In 2016, Danielpour had seven world premieres in the U.S. Most notable among them, were his Percussion Concerto (January 2016) with the New Jersey Symphony, his ballet Layla and the Majnun (April 2016) for the Nashville ballet, and most recently, the premiere of Talking to Aphrodite, a song cycle for voice and string orchestra, written in collaboration with Erica Jong and premiered by the Sejong Soloists and Sarah Shafer at Carnegie Hall in December 2016. He is currently working on an 80 minute oratorio, The Passion of Yeshua, which will premiere in July 2018 at the Oregon Bach Festival.
Danielpour is one of the most recorded composers of his generation; many of his recordings can be found on the Naxos and Sony Classical labels. Danielpour’s music is published by Lean Kat Music and Associated Music Publishers.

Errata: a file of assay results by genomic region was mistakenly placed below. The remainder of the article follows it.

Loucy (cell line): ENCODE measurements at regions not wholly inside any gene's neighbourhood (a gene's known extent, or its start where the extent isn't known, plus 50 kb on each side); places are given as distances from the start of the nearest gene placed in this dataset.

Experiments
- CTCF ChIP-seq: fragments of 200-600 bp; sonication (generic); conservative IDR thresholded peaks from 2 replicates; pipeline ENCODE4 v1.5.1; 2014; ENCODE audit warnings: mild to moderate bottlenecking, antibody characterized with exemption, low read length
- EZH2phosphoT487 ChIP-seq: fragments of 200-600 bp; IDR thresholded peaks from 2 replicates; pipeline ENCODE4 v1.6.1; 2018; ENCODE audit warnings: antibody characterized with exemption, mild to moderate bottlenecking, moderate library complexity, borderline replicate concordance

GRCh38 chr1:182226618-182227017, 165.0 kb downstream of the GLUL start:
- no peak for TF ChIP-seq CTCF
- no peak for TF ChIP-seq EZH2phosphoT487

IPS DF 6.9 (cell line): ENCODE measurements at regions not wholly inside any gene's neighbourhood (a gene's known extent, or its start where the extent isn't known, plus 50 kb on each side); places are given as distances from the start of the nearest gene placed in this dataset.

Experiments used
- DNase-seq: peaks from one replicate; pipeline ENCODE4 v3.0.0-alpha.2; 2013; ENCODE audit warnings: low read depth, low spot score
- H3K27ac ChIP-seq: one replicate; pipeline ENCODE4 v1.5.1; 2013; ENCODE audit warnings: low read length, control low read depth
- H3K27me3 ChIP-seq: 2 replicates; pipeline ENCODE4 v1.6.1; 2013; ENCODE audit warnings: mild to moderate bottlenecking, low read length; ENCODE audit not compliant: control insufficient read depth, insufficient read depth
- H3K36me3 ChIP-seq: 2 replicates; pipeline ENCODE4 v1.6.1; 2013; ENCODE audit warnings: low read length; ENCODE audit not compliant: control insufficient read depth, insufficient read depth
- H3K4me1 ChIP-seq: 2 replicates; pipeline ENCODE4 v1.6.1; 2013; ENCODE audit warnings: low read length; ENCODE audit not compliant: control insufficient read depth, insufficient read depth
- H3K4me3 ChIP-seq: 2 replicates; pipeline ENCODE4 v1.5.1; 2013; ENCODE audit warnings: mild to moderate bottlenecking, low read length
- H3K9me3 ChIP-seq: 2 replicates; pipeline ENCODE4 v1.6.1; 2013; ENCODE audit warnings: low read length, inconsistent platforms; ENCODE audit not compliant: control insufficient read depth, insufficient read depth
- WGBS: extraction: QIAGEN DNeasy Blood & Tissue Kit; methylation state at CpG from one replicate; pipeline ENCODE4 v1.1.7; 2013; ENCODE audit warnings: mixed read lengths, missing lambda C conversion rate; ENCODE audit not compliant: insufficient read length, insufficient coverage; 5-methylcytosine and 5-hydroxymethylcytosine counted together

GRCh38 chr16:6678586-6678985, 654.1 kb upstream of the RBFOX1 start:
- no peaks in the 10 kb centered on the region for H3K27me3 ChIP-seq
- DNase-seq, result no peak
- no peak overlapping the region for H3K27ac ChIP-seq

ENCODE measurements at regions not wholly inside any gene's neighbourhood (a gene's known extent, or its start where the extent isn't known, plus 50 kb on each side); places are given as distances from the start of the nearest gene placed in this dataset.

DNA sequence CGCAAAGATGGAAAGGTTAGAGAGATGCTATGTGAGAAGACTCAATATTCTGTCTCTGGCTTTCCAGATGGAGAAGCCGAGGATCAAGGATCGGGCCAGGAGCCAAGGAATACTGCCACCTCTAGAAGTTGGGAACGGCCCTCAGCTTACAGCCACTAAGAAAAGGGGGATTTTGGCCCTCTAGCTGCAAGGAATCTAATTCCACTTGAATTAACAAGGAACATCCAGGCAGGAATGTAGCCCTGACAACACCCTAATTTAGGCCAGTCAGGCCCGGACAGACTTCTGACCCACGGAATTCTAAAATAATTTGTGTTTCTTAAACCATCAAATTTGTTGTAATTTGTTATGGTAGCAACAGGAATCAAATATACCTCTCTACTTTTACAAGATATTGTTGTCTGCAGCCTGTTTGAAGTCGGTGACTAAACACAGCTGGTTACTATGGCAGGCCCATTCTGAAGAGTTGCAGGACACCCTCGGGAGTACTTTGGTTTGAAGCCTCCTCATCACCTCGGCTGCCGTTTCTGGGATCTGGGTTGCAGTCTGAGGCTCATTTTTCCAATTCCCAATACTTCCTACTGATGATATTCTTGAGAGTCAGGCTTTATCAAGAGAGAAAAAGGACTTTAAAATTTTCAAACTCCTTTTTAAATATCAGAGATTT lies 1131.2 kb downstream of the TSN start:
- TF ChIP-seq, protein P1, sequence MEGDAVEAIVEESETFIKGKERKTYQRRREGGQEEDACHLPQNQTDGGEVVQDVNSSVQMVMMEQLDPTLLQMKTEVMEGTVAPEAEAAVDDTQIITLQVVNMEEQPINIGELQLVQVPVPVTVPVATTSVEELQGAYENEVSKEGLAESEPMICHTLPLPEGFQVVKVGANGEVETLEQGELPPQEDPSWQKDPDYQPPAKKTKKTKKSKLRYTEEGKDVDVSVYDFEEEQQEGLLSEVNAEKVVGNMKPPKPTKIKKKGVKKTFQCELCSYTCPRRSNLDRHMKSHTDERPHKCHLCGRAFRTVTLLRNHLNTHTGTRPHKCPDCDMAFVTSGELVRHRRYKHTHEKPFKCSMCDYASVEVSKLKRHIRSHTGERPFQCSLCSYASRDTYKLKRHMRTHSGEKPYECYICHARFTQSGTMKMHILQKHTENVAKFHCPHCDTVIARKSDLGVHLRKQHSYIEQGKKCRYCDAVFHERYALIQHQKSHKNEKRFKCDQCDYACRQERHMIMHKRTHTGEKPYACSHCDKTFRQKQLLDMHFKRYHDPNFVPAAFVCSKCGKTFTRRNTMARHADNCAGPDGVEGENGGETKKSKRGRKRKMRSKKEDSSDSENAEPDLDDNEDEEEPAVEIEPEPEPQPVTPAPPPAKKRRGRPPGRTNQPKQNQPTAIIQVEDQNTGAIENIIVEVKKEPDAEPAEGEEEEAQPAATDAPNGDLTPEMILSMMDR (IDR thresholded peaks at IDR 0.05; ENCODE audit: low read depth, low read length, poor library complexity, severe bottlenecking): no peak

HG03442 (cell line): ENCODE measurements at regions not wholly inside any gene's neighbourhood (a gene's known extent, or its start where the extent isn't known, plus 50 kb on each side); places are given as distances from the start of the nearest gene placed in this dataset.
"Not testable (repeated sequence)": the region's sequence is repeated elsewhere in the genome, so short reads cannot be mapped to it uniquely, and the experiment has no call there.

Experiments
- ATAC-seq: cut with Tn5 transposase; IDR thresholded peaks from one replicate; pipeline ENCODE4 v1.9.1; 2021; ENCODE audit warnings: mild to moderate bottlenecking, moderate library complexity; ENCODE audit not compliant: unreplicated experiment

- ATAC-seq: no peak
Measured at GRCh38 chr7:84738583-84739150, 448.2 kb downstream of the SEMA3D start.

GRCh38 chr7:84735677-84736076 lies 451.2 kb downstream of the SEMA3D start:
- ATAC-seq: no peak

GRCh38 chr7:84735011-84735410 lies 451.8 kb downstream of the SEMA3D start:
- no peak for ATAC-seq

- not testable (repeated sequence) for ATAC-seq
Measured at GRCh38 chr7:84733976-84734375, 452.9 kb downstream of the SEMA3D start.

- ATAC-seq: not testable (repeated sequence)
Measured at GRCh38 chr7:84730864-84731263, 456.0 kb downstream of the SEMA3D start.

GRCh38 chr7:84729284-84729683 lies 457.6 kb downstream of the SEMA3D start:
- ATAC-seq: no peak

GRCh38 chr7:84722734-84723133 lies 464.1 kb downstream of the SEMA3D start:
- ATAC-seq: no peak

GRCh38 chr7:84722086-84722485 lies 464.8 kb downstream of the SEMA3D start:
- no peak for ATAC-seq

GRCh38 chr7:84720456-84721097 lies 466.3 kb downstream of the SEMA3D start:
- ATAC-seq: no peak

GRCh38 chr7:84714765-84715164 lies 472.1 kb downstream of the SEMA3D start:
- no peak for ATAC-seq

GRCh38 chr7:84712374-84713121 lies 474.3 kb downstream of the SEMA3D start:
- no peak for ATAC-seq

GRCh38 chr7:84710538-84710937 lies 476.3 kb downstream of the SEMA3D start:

The recipient of a 2006 Musical Fund Society Career Advancement Award, the 2003 Avery Fisher Career Grant and the 2003 Andrew Wolf Memorial Chamber Music Award, pianist Natalie Zhu is a winner of Astral Artistic Services’ 1998 National Auditions. The Philadelphia Inquirer heralded Astral’s presentation of Ms. Zhu in recital as a display of “emotional and pianistic pyrotechnics”; selections from the recital were later broadcast on National Public Radio’s “Performance Today.” Natalie Zhu began her piano studies with Xiao-Cheng Liu at the age of six in her native China and made her first public appearance at age nine in Beijing. At eleven she emigrated with her family to Los Angeles, and by fifteen was enrolled at the Curtis Institute, where she received the Rachmaninoff Award and studied with Gary Graffman. She received a Master of Music degree from the Yale School of Music, where she studied with Claude Frank.